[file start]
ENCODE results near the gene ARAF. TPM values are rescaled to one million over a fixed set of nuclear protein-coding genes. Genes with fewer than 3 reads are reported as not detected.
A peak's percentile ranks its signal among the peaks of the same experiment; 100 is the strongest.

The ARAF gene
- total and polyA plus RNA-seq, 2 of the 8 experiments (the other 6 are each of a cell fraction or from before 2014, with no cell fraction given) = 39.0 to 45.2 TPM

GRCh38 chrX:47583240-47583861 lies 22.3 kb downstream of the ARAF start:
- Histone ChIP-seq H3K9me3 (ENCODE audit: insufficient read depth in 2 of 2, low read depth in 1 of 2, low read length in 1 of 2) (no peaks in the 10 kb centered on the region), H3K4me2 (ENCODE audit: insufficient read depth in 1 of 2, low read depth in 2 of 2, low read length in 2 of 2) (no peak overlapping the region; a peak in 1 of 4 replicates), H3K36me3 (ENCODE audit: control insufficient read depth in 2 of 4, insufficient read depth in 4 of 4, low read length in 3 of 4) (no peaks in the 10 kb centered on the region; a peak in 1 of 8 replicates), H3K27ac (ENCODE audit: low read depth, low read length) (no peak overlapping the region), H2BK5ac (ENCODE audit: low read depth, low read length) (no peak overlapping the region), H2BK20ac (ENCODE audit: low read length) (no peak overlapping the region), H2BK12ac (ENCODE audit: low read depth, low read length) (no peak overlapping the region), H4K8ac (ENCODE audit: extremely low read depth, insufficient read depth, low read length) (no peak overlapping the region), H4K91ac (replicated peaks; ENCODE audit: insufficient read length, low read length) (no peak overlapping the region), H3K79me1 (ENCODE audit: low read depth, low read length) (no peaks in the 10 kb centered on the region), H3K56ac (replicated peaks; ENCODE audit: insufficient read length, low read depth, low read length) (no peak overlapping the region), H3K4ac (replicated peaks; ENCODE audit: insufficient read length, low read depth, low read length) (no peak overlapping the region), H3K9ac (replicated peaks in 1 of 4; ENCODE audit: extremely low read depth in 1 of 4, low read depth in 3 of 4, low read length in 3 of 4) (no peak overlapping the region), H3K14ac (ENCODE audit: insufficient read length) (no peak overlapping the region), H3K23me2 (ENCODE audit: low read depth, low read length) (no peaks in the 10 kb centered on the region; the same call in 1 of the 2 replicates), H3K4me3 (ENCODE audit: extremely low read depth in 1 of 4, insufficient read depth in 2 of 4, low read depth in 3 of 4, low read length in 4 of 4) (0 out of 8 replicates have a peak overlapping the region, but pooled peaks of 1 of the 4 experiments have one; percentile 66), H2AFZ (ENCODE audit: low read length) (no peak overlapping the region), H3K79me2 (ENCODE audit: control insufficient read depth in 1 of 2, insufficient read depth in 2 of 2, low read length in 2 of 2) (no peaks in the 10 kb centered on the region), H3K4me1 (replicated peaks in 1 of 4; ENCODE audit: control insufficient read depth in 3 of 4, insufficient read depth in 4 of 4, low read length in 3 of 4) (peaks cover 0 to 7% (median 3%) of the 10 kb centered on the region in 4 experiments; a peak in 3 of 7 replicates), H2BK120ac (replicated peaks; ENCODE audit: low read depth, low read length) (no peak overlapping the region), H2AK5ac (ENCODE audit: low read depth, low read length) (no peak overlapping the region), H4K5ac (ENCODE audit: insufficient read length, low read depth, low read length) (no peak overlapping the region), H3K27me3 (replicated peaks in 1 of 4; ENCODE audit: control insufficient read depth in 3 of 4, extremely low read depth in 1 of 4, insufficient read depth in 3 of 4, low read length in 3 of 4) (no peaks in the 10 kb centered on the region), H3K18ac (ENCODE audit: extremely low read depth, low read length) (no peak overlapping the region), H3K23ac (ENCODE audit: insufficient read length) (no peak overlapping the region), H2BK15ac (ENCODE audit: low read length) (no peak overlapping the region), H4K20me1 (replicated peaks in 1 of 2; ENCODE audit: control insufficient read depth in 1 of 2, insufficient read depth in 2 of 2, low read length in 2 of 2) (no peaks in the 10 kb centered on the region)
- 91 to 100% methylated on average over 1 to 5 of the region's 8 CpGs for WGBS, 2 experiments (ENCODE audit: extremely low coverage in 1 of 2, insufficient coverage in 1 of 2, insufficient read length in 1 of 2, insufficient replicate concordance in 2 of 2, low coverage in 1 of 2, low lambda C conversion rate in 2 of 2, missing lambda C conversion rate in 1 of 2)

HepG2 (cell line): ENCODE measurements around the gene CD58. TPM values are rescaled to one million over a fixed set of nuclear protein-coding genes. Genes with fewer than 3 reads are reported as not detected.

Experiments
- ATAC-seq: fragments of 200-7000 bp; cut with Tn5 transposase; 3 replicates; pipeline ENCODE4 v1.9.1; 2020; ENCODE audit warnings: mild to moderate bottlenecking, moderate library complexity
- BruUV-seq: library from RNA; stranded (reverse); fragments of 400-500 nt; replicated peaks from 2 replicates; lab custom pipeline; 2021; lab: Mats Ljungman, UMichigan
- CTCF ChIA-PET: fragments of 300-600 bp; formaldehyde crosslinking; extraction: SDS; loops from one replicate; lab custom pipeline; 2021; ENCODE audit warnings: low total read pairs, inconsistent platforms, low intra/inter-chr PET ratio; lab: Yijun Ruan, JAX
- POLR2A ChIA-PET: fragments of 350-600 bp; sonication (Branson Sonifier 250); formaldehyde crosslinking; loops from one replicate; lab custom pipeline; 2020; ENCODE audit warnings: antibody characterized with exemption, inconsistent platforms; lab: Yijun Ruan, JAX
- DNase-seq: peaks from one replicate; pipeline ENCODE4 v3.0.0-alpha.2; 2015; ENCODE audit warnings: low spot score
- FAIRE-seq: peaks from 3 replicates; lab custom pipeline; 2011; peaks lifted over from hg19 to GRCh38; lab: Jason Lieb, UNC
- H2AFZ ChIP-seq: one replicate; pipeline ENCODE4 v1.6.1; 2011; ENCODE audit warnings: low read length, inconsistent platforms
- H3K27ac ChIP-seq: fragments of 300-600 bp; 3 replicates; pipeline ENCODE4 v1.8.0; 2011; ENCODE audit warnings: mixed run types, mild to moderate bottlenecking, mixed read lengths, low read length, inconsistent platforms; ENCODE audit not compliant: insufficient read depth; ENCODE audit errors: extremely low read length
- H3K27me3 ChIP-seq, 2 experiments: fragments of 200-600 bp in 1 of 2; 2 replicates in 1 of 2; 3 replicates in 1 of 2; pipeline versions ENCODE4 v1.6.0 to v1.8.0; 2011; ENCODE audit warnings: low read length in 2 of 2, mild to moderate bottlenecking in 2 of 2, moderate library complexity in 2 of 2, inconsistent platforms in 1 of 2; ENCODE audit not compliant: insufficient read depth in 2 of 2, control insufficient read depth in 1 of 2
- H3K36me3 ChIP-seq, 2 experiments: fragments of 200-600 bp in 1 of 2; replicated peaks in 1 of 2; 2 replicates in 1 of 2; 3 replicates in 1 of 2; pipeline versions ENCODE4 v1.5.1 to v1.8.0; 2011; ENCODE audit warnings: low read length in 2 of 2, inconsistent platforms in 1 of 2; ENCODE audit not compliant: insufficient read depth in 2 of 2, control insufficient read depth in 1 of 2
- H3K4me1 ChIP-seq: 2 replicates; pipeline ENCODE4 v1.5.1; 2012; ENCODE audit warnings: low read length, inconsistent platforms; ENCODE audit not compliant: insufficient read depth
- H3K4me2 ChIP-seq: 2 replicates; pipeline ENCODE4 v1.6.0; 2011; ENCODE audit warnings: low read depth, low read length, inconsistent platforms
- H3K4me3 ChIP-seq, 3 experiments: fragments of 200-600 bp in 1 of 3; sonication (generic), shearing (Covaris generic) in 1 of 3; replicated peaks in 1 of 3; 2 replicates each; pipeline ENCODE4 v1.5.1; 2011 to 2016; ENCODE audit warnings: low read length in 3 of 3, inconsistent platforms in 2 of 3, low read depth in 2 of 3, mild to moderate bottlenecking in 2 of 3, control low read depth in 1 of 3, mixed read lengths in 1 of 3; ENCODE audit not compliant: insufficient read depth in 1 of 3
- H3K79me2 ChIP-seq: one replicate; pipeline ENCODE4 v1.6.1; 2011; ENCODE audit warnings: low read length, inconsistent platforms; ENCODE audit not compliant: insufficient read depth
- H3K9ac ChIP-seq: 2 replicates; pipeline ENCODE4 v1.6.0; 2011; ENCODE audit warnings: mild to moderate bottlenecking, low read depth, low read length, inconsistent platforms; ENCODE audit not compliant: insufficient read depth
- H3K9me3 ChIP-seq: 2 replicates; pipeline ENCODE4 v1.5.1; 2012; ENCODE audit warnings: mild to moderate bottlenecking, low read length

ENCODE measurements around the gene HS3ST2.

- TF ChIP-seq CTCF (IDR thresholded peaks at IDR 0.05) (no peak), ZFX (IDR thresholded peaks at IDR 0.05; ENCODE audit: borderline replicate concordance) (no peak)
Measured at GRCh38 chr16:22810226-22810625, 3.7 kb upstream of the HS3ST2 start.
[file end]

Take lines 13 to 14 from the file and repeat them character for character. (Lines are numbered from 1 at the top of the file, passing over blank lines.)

- POLR2A ChIA-PET: fragments of 350-600 bp; sonication (Branson Sonifier 250); formaldehyde crosslinking; loops from one replicate; lab custom pipeline; 2020; ENCODE audit warnings: antibody characterized with exemption, inconsistent platforms; lab: Yijun Ruan, JAX
- DNase-seq: peaks from one replicate; pipeline ENCODE4 v3.0.0-alpha.2; 2015; ENCODE audit warnings: low spot score